Case Studies

Pharmacy TimesMay 2013 Skin & Eye Health
Volume 79
Issue 5

Case 1

SD is a 59-year-old man with stable coronary artery disease and exertional angina that is being medically managed. He also suffers from chronic obstructive pulmonary disease (COPD), hyperlipidemia, and is a current smoker. SD has received a trial of metoprolol succinate, requiring the maximal dose for angina relief. Unfortunately, SD was unable to tolerate the exacerbation of his COPD symptoms that resulted. SD has also tried nitrates, but had to discontinue therapy because he suffered intolerable headaches.

What other therapies are available for the treatment of SD’s angina?

Case 2

MJ is a 63-year-old woman with type 2 diabetes, hypertension, and mild heart failure. Her glycemic control is consistently suboptimal (A1C = 7.9%) despite taking metformin 1000 mg twice daily and glyburide 10 mg daily for a few months. Today, MJ comes to pick up her refills and begins to discuss her diabetes control with you. She reports taking her medications daily and that gaining better control of her diabetes is a priority to her, but states, “I am not ready to start injecting myself and prefer to stick to pills.” Her provider would like to initiate a third agent.

What options are available to MJ?


Case 1 Answer: Beta blockers are the first-line therapy for the medical treatment of angina, however, like many patients with respiratory disease, he was unable to tolerate this therapy. Even the use of cardioselective beta blockers in patients with respiratory diseases may exacerbate symptoms, especially as the dose is increased, which can lead to the loss of cardioselectivity. Guidelines suggest the use of a calcium-channel blocker when a beta blocker is contraindicated or causes adverse events, or in addition to a beta blocker when additional angina relief is needed. SD may benefit from the initiation of a calcium-channel blocker given his intolerance of other therapies. If after trying a calcium-channel blocker he still experiences residual angina symptoms, ranolazine may be added for its additional antianginal effects.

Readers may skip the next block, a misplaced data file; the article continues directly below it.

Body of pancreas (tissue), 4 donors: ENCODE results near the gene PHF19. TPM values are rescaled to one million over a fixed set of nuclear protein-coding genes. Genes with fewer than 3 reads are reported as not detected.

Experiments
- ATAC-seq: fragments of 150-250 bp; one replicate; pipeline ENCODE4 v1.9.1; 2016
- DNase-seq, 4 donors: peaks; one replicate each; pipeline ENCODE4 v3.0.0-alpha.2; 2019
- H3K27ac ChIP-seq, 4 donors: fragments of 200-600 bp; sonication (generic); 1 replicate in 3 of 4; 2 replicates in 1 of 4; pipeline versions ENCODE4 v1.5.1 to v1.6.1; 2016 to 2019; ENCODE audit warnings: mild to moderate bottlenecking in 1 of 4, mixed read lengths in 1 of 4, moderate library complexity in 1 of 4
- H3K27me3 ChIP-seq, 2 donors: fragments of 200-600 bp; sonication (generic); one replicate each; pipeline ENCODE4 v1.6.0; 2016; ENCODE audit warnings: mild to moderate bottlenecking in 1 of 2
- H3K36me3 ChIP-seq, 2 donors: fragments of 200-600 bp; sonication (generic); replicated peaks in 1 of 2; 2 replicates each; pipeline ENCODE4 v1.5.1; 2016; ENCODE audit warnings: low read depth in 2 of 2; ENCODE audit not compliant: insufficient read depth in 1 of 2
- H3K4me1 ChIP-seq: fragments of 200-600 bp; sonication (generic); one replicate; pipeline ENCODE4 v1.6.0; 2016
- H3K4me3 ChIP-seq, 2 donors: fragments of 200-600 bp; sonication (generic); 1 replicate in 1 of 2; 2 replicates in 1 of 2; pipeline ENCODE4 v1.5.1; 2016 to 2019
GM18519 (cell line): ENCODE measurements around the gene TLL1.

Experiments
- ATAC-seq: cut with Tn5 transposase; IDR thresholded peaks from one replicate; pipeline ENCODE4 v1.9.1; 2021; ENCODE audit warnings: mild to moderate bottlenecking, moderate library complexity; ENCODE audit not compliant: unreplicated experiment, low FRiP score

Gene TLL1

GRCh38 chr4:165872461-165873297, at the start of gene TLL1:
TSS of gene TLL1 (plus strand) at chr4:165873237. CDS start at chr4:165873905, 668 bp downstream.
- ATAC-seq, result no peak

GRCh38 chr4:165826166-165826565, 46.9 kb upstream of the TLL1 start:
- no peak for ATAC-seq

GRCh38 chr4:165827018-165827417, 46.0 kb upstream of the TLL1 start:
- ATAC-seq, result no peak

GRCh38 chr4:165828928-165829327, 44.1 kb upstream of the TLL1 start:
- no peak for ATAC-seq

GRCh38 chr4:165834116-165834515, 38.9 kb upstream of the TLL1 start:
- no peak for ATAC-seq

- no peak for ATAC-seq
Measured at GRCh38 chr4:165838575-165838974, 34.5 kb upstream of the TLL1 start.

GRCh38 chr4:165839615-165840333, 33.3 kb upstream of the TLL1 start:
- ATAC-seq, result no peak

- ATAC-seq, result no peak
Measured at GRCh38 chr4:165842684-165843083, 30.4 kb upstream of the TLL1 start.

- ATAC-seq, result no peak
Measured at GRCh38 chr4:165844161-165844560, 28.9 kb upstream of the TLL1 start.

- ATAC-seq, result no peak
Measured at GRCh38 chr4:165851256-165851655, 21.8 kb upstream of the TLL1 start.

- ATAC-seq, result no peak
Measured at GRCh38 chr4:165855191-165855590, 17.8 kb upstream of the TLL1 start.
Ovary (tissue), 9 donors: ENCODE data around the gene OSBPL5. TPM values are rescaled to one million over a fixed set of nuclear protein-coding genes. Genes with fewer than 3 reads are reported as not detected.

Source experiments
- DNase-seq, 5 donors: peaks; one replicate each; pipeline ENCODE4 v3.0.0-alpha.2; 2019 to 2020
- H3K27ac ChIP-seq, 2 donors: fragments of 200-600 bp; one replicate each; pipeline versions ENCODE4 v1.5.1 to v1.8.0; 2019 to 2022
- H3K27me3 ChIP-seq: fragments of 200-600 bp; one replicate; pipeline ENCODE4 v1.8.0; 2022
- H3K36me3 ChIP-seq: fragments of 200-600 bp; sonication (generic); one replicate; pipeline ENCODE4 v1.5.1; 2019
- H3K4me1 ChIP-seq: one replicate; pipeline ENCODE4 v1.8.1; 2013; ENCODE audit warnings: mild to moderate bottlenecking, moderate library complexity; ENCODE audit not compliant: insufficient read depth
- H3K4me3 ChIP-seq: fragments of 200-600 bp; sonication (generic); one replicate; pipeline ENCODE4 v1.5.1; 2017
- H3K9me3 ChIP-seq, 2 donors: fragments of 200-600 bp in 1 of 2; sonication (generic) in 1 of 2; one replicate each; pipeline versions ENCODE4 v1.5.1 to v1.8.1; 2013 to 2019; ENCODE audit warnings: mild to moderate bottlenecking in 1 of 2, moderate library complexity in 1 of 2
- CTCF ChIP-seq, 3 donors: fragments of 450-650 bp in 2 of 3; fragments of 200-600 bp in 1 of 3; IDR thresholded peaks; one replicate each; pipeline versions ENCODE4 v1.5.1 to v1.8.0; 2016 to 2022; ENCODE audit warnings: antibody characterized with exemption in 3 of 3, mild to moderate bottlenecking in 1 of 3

Case 2 Answer: Given MJ’s heart failure (pioglitazone may not be optimal due to fluid retention) and her opposition to injectable drugs at this time, the provider is left with a few options, including dipeptidyl peptidase-4 inhibitors and canagliflozin (Invokana), the first approved sodium glucose-2 (SGLT2) cotransporter inhibitor. SGLT2 is a carrier that facilitates reabsorption of glucose from the urine at the kidney; therefore, blocking SGLT2 enhances urinary glucose loss. As monotherapy, canagliflozin has been shown to lower A1C by 0.91% to 1.16%, and compared to sitaglitpin (100 mg) as add-on therapy to metformin and a sulfonylurea, canagliflozin (300 mg daily) appears to decrease A1C to a greater extent (~0.37%). Canagliflozin use is often associated with weight loss of 2.2 to 3.3kg, while sitagliptin generally has a neutral effect on body weight. Rates of hypoglycemia appear similar between the agents (40.7% with sitagliptin vs. 43.2% with canagliflozin). It is important to note, however, that cangliflozin has been found to be associated with an increased rate of urinary frequency, genital mycotic infections, and urinary tract infections compared to placebo. MJ will have to discuss the trade-off between increased efficacy with canagliflozin and its possible adverse events with her provider.

Read the answers

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Dr. Sobieraj is assistant professor of pharmacy practice and Dr. Coleman is associate professor of pharmacy practice and director of the pharmacoeconomics and outcomes studies group at the University of Connecticut School of Pharmacy.

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